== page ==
It must have seemed like a good idea at the time – redesigning the UN logo to mark the 60th anniversary of the world’s most translated document, the UN Human Rights declaration.
After a long search for a new design, a South African artist was commissioned after the UN decided to ditch its blue and white logo in favour of one which the high commissioner for human rights, Louise Arbour, believed would have more resonance in the developing world.
The successful design was unveiled in December last year, when the UN launched a year-long promotion for the 60th anniversary, which is to culminate with ceremonies on 10 December. Nobody noticed any particular significance of the orange and amber logo, showing a person with outstretched arms. When the design was unveiled the artist, Yolande Mulke, said: “I think what the UN likes about it is the continuity of using the wreath device from the UN logo and the feeling of peace and welcoming that the man with his arms wide open projects.”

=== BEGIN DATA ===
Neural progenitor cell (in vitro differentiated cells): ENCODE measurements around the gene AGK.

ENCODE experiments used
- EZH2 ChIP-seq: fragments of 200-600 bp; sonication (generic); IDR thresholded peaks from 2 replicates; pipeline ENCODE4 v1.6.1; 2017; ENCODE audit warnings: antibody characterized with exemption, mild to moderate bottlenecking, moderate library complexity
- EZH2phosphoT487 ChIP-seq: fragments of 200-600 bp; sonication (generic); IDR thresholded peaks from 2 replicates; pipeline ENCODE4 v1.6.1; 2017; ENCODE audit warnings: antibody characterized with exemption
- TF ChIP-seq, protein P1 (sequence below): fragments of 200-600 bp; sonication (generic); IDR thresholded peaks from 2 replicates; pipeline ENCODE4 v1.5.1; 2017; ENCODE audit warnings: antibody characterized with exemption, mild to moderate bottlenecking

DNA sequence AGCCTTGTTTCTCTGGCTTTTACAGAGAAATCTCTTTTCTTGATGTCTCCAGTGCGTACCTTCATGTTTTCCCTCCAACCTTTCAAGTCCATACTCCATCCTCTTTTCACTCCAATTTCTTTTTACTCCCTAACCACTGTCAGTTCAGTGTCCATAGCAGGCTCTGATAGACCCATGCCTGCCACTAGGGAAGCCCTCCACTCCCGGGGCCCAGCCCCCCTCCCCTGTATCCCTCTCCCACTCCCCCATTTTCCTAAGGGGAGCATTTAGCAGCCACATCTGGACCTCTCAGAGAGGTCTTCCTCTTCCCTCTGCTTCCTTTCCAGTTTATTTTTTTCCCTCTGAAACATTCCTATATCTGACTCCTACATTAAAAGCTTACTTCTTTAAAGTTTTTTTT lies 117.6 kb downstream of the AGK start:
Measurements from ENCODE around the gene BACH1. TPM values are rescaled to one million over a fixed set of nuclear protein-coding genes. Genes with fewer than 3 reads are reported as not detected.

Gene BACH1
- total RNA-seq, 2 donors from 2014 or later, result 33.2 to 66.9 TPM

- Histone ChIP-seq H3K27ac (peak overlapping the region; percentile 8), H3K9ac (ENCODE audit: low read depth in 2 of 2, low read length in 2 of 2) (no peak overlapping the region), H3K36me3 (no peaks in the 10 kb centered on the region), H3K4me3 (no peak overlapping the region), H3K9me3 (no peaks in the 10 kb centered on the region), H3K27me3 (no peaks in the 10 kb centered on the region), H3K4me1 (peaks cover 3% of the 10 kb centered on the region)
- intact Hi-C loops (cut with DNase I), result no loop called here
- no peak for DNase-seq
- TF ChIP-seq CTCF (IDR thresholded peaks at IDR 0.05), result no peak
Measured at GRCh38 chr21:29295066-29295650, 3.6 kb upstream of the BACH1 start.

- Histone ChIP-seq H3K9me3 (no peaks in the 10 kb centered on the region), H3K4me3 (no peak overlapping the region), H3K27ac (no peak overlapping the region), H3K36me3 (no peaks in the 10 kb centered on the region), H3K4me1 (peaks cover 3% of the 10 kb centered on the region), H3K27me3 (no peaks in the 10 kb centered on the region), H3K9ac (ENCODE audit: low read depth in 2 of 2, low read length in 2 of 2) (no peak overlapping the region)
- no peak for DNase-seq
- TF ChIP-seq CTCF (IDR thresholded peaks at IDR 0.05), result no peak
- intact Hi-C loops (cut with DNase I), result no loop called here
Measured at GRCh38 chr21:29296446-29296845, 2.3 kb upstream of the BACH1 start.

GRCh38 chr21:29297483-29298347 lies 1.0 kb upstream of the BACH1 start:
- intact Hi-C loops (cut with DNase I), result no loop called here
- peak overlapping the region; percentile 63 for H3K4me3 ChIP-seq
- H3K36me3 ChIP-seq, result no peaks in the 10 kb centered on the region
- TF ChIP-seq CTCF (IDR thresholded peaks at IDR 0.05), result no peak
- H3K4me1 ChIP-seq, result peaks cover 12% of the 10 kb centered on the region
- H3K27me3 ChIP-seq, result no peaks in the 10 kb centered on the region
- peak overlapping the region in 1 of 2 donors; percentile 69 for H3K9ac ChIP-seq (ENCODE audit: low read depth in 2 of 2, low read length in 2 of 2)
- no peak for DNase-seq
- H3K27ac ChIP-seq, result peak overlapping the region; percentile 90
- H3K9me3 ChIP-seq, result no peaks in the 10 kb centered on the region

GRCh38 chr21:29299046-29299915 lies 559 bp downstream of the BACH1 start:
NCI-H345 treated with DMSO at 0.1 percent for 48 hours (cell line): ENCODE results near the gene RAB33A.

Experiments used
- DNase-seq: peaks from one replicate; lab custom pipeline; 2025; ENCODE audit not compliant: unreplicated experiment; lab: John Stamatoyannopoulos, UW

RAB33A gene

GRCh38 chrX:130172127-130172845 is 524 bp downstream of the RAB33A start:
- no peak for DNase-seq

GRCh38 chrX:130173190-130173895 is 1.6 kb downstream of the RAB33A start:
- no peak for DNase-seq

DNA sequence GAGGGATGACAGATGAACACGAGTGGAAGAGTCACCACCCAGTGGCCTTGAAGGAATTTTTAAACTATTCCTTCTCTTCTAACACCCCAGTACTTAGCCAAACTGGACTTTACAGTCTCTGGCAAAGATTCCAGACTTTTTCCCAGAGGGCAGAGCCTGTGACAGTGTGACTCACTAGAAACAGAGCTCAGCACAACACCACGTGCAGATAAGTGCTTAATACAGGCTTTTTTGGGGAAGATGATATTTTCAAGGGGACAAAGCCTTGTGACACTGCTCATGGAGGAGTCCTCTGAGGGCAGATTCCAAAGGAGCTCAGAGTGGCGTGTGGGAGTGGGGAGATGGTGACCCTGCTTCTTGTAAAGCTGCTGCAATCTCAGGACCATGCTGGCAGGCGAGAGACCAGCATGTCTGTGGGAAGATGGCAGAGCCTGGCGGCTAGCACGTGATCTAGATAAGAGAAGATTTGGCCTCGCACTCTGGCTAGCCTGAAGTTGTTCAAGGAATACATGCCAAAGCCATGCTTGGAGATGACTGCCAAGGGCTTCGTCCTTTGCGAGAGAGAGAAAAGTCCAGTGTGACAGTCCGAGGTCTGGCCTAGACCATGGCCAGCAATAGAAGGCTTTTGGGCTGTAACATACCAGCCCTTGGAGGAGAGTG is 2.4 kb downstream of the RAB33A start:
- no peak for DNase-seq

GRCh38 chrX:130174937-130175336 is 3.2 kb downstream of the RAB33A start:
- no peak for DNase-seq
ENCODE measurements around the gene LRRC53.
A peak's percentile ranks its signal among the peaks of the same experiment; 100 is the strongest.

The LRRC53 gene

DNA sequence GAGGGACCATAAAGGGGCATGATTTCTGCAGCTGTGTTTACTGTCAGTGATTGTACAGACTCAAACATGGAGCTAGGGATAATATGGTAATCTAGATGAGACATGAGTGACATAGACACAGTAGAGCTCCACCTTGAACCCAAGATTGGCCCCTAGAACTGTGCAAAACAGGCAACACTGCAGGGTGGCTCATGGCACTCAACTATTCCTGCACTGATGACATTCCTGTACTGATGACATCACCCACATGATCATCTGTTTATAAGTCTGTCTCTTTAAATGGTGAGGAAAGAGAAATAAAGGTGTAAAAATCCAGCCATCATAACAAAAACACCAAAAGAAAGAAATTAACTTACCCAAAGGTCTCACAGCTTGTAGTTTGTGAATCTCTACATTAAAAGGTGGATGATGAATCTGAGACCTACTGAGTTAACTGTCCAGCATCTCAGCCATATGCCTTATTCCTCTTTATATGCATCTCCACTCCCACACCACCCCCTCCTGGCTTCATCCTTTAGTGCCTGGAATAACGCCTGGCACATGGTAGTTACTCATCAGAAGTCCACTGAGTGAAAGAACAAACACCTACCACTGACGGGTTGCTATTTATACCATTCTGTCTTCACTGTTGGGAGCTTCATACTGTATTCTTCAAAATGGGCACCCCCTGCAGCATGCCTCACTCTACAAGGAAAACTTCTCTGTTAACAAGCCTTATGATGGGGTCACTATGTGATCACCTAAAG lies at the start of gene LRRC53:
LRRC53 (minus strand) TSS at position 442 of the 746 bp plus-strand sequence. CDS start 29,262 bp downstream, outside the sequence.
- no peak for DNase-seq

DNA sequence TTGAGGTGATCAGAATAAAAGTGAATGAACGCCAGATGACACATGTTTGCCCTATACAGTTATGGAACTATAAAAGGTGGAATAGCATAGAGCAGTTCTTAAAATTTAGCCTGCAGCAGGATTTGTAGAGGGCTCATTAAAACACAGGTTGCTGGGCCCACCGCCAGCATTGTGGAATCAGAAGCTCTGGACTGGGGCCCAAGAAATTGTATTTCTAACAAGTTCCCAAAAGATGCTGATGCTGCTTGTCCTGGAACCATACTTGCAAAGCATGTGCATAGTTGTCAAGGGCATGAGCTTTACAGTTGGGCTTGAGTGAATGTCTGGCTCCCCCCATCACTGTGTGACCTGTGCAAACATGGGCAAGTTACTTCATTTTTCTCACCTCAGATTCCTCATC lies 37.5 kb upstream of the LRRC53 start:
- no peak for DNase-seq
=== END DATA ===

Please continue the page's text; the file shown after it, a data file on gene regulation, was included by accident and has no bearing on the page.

But four months later, after weeks of protests by the amber-robed Buddhist monks in Tibet as China prepares to hold the Beijing Olympics, the UN has been embarrassed by the logo’s distinctive colours which are also those favoured by the Dalai Lama, the symbol of Tibetan resistance. “It’s a complete accident, we had no idea that the colours were those of Tibet,” said a UN official. The problem for the UN – which recognises China as the ruler of Tibet – is that the logo has been chosen to replace the official UN Human Rights one not only throughout this year but on a permanent basis.
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